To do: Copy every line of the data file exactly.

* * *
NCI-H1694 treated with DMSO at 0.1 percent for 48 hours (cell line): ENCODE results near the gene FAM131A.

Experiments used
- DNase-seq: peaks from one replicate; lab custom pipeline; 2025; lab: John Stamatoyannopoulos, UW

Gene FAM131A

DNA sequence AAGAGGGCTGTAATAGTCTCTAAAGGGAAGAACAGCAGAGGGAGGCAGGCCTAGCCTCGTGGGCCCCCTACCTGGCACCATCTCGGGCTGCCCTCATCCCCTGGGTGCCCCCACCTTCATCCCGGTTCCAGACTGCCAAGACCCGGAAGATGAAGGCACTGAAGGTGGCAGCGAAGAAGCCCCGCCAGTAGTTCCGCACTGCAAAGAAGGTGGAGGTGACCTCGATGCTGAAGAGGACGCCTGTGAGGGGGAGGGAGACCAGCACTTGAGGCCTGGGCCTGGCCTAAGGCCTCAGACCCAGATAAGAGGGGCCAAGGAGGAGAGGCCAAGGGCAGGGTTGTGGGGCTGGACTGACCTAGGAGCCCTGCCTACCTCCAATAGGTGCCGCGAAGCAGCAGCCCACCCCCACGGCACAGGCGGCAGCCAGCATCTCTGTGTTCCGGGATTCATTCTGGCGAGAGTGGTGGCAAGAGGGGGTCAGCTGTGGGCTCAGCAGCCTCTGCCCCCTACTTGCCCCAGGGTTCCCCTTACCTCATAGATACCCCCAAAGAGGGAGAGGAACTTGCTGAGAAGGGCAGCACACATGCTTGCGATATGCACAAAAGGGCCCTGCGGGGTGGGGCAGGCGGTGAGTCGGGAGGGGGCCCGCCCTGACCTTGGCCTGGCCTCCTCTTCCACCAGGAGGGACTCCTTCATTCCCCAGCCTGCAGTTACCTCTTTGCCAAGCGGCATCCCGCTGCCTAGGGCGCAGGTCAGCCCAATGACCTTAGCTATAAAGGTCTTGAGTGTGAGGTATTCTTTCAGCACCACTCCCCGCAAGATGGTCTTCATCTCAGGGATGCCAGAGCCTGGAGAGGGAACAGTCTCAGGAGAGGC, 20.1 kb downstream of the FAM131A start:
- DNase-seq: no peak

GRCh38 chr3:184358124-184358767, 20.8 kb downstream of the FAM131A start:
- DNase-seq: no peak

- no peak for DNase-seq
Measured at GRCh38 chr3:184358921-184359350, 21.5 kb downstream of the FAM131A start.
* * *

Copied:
NCI-H1694 treated with DMSO at 0.1 percent for 48 hours (cell line): ENCODE results near the gene FAM131A.

Experiments used
- DNase-seq: peaks from one replicate; lab custom pipeline; 2025; lab: John Stamatoyannopoulos, UW

Gene FAM131A

DNA sequence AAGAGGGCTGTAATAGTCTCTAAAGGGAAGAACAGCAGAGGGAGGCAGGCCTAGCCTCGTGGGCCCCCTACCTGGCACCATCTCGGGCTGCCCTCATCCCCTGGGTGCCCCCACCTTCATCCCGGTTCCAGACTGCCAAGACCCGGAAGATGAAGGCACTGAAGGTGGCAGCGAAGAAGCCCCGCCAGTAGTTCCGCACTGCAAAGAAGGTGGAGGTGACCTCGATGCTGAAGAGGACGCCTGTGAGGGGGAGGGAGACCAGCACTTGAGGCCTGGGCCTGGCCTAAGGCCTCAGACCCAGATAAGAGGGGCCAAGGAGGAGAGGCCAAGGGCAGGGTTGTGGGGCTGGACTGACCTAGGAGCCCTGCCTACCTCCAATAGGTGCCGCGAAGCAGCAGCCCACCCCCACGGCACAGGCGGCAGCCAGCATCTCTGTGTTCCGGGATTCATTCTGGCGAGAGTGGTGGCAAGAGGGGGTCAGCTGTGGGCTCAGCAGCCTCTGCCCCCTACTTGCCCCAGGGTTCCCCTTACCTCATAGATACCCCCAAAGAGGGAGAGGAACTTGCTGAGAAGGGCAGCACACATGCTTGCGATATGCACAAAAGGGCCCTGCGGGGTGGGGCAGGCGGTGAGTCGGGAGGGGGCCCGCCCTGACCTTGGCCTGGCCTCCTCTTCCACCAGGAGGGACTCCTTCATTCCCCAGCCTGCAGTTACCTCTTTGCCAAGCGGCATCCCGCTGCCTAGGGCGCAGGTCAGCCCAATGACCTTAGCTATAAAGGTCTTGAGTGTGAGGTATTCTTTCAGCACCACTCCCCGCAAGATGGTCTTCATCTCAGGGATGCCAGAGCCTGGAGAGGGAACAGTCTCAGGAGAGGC, 20.1 kb downstream of the FAM131A start:
- DNase-seq: no peak

GRCh38 chr3:184358124-184358767, 20.8 kb downstream of the FAM131A start:
- DNase-seq: no peak

- no peak for DNase-seq
Measured at GRCh38 chr3:184358921-184359350, 21.5 kb downstream of the FAM131A start.